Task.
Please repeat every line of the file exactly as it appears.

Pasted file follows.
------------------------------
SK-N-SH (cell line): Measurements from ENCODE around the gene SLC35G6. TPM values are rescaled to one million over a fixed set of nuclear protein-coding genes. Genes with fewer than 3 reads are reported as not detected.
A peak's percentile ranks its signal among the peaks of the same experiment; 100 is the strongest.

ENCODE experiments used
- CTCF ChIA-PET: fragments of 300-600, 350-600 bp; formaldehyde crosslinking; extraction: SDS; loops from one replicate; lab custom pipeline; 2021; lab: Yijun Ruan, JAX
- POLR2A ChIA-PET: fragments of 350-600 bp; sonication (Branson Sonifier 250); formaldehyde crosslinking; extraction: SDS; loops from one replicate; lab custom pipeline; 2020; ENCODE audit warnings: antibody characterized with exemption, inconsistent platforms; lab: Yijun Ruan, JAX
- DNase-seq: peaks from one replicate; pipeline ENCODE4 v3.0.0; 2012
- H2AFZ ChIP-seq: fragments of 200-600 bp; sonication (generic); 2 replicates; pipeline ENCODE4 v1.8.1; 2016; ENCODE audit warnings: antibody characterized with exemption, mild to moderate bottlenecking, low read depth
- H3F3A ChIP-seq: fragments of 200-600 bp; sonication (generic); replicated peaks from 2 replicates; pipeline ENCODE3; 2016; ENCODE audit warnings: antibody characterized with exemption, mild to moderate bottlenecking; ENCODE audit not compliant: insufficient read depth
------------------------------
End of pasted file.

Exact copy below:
SK-N-SH (cell line): Measurements from ENCODE around the gene SLC35G6. TPM values are rescaled to one million over a fixed set of nuclear protein-coding genes. Genes with fewer than 3 reads are reported as not detected.
A peak's percentile ranks its signal among the peaks of the same experiment; 100 is the strongest.

ENCODE experiments used
- CTCF ChIA-PET: fragments of 300-600, 350-600 bp; formaldehyde crosslinking; extraction: SDS; loops from one replicate; lab custom pipeline; 2021; lab: Yijun Ruan, JAX
- POLR2A ChIA-PET: fragments of 350-600 bp; sonication (Branson Sonifier 250); formaldehyde crosslinking; extraction: SDS; loops from one replicate; lab custom pipeline; 2020; ENCODE audit warnings: antibody characterized with exemption, inconsistent platforms; lab: Yijun Ruan, JAX
- DNase-seq: peaks from one replicate; pipeline ENCODE4 v3.0.0; 2012
- H2AFZ ChIP-seq: fragments of 200-600 bp; sonication (generic); 2 replicates; pipeline ENCODE4 v1.8.1; 2016; ENCODE audit warnings: antibody characterized with exemption, mild to moderate bottlenecking, low read depth
- H3F3A ChIP-seq: fragments of 200-600 bp; sonication (generic); replicated peaks from 2 replicates; pipeline ENCODE3; 2016; ENCODE audit warnings: antibody characterized with exemption, mild to moderate bottlenecking; ENCODE audit not compliant: insufficient read depth